Mar 15

“Pariah”: Black Tomboy Lesbian Tries to Be Herself

Pariah features a young girl not easily accepted for who she is: a tomboy who’s a lesbian who’s black. The film’s tagline: Who do you become when you can’t be yourself? As stated by Adam Serwer in Mother Jones:

Alike is stuck being neither what other people want her to be nor who she wishes she was—which, in a broad sense, is exactly what adolescence is…Alike is not coming to terms with being a lesbian—the world is coming to terms with her being lesbian.

Writer-director Dee Rees based this story on her own experiences coming out as gay.

John AndersonNewsday: “The gay coming-of-age story’s been done, but ‘Pariah’ has something fresh to say, largely about the knotty complexities of love, and how they might keep someone in the closet: How badly do you need to be free, to hurt the people you love?”

Adepero Oduye portrays Alike (pronounced “ah-LEE-kay”), a 17-year-old living in Brooklyn who has conservative parents—a mom who’s devoutly Christian (Kim Wayans) and a dad (Charles Parnell) who’s a police detective.

As is often the case with tomboys, her parents have some issues about Alike’s presentation to the world, manifested in her choice of clothing, for example. Her mom argues with Alike about her choices; her dad is concerned with how she looks to his guy friends.

The struggles go deeper than this, of course. Alike’s parents have significant issues, which makes her orientation even more threatening to family stability.

Selected Reviews of Pariah:

Amy Biancolli, San Francisco Chronicle: “The film benefits most of all from Rees’ careful screenplay, which dances that shifting line between fear and emergent hope. One of Alike’s poems says it best: ‘Even breaking is opening. And I am broken. I am open.'”

Ella Taylor, NPR: “…Pariah is the finest coming-of-age movie I’ve seen in years, the work of a fledgling artist who fully deserves the support she received from the Sundance Institute and other indie promoters of a new generation of black filmmakers.”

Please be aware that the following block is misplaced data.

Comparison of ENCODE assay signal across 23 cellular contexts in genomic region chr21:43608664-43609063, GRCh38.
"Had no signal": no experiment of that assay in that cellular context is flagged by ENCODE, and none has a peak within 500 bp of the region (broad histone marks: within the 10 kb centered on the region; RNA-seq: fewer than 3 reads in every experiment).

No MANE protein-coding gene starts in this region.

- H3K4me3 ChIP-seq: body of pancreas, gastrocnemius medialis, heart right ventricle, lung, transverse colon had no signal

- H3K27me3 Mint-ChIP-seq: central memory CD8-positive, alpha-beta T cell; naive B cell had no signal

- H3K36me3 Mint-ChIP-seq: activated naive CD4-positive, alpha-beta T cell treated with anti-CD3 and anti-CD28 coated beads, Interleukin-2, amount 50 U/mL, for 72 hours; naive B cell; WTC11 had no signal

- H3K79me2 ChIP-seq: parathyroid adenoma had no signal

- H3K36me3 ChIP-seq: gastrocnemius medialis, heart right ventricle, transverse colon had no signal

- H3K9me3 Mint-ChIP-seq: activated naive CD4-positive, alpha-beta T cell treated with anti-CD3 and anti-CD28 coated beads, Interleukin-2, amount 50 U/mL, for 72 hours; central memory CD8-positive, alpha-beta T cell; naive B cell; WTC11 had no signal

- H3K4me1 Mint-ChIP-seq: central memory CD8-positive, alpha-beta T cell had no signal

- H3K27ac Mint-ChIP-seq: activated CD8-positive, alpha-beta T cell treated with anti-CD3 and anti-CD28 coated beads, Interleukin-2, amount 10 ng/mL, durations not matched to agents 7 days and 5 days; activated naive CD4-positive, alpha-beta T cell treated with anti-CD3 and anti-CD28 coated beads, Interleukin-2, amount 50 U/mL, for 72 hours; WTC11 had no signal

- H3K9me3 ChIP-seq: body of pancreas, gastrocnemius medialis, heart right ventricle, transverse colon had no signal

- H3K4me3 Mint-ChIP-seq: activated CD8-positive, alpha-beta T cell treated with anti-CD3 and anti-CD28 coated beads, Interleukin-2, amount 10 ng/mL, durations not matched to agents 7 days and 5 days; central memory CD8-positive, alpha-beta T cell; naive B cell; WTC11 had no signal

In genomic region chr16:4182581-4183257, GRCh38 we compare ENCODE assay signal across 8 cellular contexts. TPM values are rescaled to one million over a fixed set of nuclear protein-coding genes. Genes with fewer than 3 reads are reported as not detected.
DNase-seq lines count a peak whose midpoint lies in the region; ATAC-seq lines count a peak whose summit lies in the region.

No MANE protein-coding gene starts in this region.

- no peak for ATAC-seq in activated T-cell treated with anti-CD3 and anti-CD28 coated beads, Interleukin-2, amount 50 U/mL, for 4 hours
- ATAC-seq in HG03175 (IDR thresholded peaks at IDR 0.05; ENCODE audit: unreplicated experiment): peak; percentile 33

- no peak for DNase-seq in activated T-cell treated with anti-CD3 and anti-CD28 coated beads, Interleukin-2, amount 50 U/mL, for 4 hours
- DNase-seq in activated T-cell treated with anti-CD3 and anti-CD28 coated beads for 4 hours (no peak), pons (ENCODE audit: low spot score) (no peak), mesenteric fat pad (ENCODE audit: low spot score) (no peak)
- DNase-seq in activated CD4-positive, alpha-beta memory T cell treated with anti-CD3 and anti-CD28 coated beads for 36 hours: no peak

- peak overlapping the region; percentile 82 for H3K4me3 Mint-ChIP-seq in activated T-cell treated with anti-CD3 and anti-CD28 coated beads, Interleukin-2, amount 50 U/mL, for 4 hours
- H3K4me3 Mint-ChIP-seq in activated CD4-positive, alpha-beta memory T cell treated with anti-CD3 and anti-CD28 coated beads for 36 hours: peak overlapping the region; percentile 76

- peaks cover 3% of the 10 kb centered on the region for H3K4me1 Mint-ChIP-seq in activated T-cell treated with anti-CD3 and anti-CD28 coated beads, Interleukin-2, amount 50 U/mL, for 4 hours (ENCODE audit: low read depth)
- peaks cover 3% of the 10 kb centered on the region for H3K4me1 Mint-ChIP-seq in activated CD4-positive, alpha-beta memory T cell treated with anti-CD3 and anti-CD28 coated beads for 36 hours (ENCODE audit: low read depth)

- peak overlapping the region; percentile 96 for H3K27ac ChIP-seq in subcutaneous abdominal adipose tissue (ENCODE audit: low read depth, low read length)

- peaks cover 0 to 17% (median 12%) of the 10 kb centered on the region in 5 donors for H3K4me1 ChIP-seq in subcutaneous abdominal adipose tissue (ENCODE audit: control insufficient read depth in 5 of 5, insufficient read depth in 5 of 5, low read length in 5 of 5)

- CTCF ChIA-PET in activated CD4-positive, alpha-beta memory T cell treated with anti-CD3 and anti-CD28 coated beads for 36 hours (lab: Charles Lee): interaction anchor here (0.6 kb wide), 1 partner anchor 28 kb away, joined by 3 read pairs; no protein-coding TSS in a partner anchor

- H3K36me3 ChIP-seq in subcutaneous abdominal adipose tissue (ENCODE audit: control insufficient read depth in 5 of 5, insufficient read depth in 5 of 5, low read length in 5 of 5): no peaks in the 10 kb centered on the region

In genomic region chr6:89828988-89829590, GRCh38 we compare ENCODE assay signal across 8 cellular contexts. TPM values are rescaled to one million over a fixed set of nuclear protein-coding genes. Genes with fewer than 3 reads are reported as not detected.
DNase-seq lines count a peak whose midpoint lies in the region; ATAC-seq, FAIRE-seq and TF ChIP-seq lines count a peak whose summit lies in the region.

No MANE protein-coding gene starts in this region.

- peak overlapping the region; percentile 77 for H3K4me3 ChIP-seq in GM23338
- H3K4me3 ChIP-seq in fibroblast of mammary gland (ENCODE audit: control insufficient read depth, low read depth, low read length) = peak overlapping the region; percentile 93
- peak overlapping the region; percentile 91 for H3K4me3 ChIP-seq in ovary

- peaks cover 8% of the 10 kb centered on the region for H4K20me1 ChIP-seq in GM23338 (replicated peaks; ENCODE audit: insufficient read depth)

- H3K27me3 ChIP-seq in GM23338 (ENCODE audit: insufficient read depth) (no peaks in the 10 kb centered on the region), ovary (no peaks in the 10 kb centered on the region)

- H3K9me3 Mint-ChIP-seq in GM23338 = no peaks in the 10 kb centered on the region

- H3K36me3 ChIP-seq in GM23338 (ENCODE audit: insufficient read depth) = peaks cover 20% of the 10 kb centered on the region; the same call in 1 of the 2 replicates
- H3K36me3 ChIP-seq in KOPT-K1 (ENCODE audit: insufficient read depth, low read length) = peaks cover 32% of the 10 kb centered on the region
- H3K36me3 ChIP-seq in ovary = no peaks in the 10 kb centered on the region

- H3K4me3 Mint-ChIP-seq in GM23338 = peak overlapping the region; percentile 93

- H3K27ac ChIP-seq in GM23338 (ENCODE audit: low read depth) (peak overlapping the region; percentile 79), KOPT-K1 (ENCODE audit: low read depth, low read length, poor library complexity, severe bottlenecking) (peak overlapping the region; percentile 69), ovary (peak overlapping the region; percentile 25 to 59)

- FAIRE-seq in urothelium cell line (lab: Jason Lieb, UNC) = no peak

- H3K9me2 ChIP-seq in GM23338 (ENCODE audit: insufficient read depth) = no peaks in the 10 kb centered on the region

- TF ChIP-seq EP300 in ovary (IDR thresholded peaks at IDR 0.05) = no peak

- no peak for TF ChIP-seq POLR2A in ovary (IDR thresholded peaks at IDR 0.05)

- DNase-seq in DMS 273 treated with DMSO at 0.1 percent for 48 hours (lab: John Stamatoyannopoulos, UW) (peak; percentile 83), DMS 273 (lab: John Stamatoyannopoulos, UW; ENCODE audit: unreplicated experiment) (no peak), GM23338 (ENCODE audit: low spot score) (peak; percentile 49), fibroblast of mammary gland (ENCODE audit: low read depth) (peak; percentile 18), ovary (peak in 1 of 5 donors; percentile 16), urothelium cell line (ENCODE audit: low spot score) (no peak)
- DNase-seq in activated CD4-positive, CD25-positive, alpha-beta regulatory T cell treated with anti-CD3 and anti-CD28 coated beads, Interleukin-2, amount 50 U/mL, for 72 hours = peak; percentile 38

James Rocchi, MSN Movies: “‘Pariah’ plays like a longer, more complex addendum to the recent It Gets Better campaign aimed at sending messages of survival and strength to gay and lesbian teens: Yes, Rees and her cast say, it does get better, but not for a while, and not without cost.”

Mar 14

“Tomboy”: 10-Year-Old Girl Not Committed to Her Birth Sex

In the French movie Tomboy (2011), directed by Céline Sciamma, a 10-year-old girl named Laure (Zoé Héran) moves into a new neighborhood one summer and, only among her peers, pretends to be a boy named Mikael.

Sciamma has said that she sees the film as portraying “a child’s first real life experiment with gender.” My source? Skip the Makeup, a blog that discusses transgender issues as portrayed in film and other media. The same post also states that Sciamma used the English term “tomboy” for the title because the French term would be “garçon manqué”—which interprets as “failed boy,” a meaning she didn’t want to convey.

Much of what we see in the film is the day-to-day life of Laure at home with her younger sister and her parents—a loving family—who don’t at first know about her other identity. This alternates with us seeing Mikael at play, trying to fit in with his new friends. Significant anxiety is generated in us as we watch—we’re afraid of various things that may go terribly wrong if/when he/she gets “caught” by the other kids.

Skip the Makeup describes what’s likely to be the developmental process of a kid like Laure/Mikael:

For most 10-year olds, it’s not an either/or situation (even if it is for many trans kids) and no matter what the identity is, it might be years before the parents will even permit them to go in any direction away from the mainstream. Mostly, I left the film with a profound sadness thinking about what the main character will go through when puberty starts next year. Not that it’s a carefree summer by a long shot but, basically, it’s all going to go downhill from here.

Selected Reviews

Melissa AndersonVillage Voice:Tomboy astutely explores the freedom, however brief, of being untethered to the highly rule-bound world of gender codes.”

Roger Ebert:Tomboy is tender and affectionate. It shows us Laure/Mikael in an adventure that may be forgotten in adulthood or may form her adulthood. There is no conscious agenda in view. There is just a tomboy. Not everyone needs to be slammed into a category and locked there.”

Jennie PunterGlobe and Mail: “Tomboy reveals a side of pre-adolescence rarely (if ever) depicted on the big screen, yet it never feels like a curiosity piece, nor is Laure (Zoé Héran), the titular character, portrayed as an outsider from a troubled home.”